When I call my wife's phone from my phone, I hear three or four rings through my handset before her ringtone starts. Is there a way to reduce or eliminate this delay? (Yes I have checked the audio file. The sound starts instantly in the file.)

  • 3
    I expect this is more about your carrier's network than anything that can be done locally on your handset. In my experience, it has been ever thus. Anyone I call I will hear two or three rings (or more) before my recipient's phone starts to chime.
    – ale
    Jul 20, 2013 at 2:57

2 Answers 2


There's quite a bit that goes into placing a call to a mobile phone. Here's an excerpt from the Wikipedia article on GSM services, slightly edited for clarity, which does a good job explaining some of what happens when a call is placed to a GSM cellular phone.

When someone places a call to a mobile phone they dial the telephone number associated with the phone user and the call is routed to the mobile phone operator's Gateway Mobile Switching Centre (MSC). The first job of the Gateway MSC is to determine the current location of the mobile phone in order to connect the call. It does this by consulting the Home Location Register (HLR).

When the HLR receives this query message, it determines whether the call should be routed to another number (called a divert), or if it is to be routed directly to the mobile. If the Home Location Register knows that the phone is roaming in a particular Visited Location Register area, then it will
request a temporary number (called an MSRN) from that VLR. This
number is relayed back to the Gateway MSC, and then used to route the call to the MSC where the called phone is roaming.

When the call arrives at the Visiting MSC, the MSRN is used to determine which of the phones in this area is being called. The MSC pages all the mobile phone masts in the area in order to inform the destination handset that there is an incoming call for it. If the subscriber answers, a speech path is created through the Visiting MSC and Gateway MSC back to the network of the person making the call, and a normal telephone call follows.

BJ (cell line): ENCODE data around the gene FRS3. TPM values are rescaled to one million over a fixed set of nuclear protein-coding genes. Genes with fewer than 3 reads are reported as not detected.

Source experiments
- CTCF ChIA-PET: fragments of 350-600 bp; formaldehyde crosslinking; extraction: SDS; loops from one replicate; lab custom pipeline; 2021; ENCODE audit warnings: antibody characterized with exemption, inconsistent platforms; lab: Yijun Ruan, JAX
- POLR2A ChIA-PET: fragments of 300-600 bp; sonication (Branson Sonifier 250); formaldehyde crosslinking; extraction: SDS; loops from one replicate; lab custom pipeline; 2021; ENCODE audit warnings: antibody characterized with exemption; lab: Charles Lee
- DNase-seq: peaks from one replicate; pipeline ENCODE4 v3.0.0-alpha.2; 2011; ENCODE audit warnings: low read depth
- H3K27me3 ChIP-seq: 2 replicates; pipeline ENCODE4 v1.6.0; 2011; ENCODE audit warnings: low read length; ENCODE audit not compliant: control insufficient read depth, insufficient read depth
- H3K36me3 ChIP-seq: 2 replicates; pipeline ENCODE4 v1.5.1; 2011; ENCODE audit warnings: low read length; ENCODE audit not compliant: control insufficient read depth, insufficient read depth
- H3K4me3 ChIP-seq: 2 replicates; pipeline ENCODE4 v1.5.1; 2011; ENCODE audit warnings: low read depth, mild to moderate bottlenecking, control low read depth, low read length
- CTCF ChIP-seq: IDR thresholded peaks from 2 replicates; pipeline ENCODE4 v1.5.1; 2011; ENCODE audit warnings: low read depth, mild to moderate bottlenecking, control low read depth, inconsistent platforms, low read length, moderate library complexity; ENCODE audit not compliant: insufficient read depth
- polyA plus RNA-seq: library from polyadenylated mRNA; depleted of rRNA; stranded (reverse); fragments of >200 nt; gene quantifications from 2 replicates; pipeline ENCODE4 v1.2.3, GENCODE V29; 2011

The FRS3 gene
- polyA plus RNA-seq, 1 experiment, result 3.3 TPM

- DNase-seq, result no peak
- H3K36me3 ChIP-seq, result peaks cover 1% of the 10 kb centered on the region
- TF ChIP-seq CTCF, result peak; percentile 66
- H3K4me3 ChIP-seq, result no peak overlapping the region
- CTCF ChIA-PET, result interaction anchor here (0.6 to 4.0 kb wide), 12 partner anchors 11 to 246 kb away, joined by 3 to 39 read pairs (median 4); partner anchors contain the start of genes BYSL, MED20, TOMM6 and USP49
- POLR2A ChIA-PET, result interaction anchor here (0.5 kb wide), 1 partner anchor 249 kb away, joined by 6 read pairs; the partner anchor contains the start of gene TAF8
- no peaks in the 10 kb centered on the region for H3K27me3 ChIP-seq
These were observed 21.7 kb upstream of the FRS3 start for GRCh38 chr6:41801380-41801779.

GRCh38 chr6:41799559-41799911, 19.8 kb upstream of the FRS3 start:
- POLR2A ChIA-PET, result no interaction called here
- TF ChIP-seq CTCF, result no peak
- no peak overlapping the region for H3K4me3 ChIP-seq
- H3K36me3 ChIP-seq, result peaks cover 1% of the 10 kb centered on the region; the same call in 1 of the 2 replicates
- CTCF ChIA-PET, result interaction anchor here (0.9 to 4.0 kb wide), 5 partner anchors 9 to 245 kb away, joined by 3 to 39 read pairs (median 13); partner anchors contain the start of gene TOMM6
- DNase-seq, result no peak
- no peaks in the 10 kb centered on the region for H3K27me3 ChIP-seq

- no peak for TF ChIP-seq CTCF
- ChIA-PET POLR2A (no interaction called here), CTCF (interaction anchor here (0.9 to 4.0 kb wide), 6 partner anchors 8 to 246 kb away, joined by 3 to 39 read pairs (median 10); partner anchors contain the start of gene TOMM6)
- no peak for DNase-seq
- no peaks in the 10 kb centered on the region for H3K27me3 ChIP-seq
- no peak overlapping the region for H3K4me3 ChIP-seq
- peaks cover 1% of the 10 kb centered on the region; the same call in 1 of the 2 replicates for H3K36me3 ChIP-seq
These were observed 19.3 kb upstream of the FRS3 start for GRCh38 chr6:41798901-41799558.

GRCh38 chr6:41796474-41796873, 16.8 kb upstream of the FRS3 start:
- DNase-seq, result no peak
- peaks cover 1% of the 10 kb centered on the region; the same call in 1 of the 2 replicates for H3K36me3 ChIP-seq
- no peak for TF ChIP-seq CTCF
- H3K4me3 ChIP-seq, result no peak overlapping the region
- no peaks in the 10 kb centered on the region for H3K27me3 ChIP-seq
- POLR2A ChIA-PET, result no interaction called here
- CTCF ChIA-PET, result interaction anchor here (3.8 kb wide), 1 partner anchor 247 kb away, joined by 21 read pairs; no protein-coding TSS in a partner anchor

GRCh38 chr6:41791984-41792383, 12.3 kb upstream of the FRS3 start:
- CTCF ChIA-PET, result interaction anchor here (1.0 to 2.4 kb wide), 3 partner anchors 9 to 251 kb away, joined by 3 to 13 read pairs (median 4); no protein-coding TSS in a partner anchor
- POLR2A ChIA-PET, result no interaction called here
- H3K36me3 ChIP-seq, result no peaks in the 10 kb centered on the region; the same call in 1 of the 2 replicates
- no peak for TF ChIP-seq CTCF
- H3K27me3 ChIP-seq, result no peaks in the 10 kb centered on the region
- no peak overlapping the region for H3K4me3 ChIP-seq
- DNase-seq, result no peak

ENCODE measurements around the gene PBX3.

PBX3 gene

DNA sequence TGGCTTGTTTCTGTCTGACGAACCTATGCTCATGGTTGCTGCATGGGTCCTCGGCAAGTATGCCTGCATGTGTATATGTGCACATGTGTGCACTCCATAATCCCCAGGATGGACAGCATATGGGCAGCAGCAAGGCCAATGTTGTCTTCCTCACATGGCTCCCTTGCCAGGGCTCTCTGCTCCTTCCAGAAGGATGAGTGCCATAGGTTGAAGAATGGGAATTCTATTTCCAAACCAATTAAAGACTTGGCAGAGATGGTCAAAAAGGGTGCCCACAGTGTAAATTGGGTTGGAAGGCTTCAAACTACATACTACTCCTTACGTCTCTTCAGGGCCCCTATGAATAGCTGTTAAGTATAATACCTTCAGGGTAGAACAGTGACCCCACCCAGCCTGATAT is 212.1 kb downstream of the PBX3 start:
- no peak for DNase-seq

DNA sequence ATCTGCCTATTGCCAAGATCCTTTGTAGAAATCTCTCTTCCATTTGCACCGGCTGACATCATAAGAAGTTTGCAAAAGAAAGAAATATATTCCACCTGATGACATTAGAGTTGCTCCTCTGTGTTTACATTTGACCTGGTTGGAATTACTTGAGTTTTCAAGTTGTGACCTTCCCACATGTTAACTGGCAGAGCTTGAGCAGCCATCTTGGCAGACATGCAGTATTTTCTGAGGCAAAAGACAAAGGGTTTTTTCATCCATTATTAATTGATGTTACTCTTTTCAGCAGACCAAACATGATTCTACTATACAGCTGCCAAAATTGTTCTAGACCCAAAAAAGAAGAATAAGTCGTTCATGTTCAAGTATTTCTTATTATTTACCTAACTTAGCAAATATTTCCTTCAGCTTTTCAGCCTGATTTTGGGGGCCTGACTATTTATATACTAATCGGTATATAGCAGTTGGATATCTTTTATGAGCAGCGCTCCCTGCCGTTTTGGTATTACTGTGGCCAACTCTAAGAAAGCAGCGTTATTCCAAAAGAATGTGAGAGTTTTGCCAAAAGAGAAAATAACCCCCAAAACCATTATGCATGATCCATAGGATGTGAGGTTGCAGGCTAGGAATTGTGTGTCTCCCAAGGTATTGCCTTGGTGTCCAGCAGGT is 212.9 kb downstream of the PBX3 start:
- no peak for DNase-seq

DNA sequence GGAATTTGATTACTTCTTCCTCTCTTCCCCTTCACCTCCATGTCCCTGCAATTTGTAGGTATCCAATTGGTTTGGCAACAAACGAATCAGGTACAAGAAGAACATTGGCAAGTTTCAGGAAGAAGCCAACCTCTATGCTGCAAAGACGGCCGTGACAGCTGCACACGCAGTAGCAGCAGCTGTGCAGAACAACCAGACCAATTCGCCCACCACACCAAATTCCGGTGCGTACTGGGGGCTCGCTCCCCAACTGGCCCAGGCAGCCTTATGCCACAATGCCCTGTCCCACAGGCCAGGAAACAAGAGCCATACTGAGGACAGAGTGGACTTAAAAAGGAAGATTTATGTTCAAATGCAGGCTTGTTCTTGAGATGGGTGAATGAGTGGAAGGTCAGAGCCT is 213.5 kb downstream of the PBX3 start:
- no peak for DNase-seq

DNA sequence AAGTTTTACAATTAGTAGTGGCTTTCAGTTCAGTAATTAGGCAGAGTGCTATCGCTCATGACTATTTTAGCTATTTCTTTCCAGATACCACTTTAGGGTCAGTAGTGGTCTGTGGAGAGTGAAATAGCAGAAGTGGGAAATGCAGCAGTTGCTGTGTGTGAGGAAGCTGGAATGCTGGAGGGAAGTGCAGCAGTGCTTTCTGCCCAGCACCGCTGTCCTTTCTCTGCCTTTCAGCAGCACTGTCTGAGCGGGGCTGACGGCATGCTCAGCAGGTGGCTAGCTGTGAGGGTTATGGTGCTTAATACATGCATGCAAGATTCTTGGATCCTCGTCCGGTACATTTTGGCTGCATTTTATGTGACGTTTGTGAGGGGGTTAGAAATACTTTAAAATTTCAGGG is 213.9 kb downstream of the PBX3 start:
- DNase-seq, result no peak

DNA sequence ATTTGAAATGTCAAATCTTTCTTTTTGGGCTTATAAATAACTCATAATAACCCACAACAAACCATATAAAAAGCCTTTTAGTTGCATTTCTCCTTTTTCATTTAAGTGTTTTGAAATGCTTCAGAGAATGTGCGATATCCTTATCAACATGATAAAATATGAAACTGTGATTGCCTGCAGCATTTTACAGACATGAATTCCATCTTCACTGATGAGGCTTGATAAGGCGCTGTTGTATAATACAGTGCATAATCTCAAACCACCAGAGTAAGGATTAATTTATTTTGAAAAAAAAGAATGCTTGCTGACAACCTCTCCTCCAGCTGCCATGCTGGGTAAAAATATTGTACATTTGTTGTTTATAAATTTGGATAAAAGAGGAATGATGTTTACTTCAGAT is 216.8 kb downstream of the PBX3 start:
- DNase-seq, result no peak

All of this and more (depending on the origin of the call, the carriers involved, and how smoothly things are running on that particular day) happens in fractions of seconds. When taken altogether, though, it can create a noticeable delay. That's why it takes so long for your wife's phone to start ringing and that's also why there's not much you can do about it. It's all pretty cool if you think about it.

  • That answers why it takes the call a period of time to connect, but why does the ring sound begin at the callers end five to fifteen seconds before the receiving phone begins it's incoming call notification? Sep 22, 2013 at 16:55
  • For the same reason. While the system is trying to process the call request and then identify, locate, and notify the subscriber called, the caller is given a sound to let them know the process is working. That's the rings you hear when you dial someone. With landline phones there has also always been a delay between when the caller hears rings and when the phone called rings, but a) landlines connect much quicker and b) you're not normally in the same room as the landline you're calling.
    – Mr. Buster
    Sep 23, 2013 at 16:14

If you use TrueCaller, the phone has to do a query on the internet connection, download the caller details, and then start ringing. That would take a few seconds on a weak mobile internet connection.

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